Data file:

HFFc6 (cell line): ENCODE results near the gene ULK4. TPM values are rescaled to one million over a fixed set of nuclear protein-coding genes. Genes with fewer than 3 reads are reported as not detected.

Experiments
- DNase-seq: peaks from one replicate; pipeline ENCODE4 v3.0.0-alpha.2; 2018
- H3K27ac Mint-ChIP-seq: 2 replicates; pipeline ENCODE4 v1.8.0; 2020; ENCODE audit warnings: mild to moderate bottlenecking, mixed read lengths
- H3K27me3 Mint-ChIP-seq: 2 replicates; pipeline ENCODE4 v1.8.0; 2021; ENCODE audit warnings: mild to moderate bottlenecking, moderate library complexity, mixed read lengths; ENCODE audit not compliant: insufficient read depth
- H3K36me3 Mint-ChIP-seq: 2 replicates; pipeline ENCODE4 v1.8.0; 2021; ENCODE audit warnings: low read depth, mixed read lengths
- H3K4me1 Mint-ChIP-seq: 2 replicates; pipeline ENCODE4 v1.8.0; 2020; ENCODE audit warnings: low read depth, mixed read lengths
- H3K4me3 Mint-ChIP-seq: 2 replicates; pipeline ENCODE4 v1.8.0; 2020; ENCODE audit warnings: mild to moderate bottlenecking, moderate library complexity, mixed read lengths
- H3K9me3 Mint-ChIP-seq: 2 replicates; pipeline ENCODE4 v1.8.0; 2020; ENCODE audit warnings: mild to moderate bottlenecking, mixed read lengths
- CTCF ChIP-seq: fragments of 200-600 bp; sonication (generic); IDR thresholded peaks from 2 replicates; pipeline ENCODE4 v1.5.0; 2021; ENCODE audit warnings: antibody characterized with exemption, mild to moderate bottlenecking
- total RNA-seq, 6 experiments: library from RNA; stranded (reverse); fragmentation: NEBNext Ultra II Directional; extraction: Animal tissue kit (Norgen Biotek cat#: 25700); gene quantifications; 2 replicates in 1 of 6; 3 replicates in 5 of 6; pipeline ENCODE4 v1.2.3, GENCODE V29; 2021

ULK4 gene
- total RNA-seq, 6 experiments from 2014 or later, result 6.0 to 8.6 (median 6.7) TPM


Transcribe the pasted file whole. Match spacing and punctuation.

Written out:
HFFc6 (cell line): ENCODE results near the gene ULK4. TPM values are rescaled to one million over a fixed set of nuclear protein-coding genes. Genes with fewer than 3 reads are reported as not detected.

Experiments
- DNase-seq: peaks from one replicate; pipeline ENCODE4 v3.0.0-alpha.2; 2018
- H3K27ac Mint-ChIP-seq: 2 replicates; pipeline ENCODE4 v1.8.0; 2020; ENCODE audit warnings: mild to moderate bottlenecking, mixed read lengths
- H3K27me3 Mint-ChIP-seq: 2 replicates; pipeline ENCODE4 v1.8.0; 2021; ENCODE audit warnings: mild to moderate bottlenecking, moderate library complexity, mixed read lengths; ENCODE audit not compliant: insufficient read depth
- H3K36me3 Mint-ChIP-seq: 2 replicates; pipeline ENCODE4 v1.8.0; 2021; ENCODE audit warnings: low read depth, mixed read lengths
- H3K4me1 Mint-ChIP-seq: 2 replicates; pipeline ENCODE4 v1.8.0; 2020; ENCODE audit warnings: low read depth, mixed read lengths
- H3K4me3 Mint-ChIP-seq: 2 replicates; pipeline ENCODE4 v1.8.0; 2020; ENCODE audit warnings: mild to moderate bottlenecking, moderate library complexity, mixed read lengths
- H3K9me3 Mint-ChIP-seq: 2 replicates; pipeline ENCODE4 v1.8.0; 2020; ENCODE audit warnings: mild to moderate bottlenecking, mixed read lengths
- CTCF ChIP-seq: fragments of 200-600 bp; sonication (generic); IDR thresholded peaks from 2 replicates; pipeline ENCODE4 v1.5.0; 2021; ENCODE audit warnings: antibody characterized with exemption, mild to moderate bottlenecking
- total RNA-seq, 6 experiments: library from RNA; stranded (reverse); fragmentation: NEBNext Ultra II Directional; extraction: Animal tissue kit (Norgen Biotek cat#: 25700); gene quantifications; 2 replicates in 1 of 6; 3 replicates in 5 of 6; pipeline ENCODE4 v1.2.3, GENCODE V29; 2021

ULK4 gene
- total RNA-seq, 6 experiments from 2014 or later, result 6.0 to 8.6 (median 6.7) TPM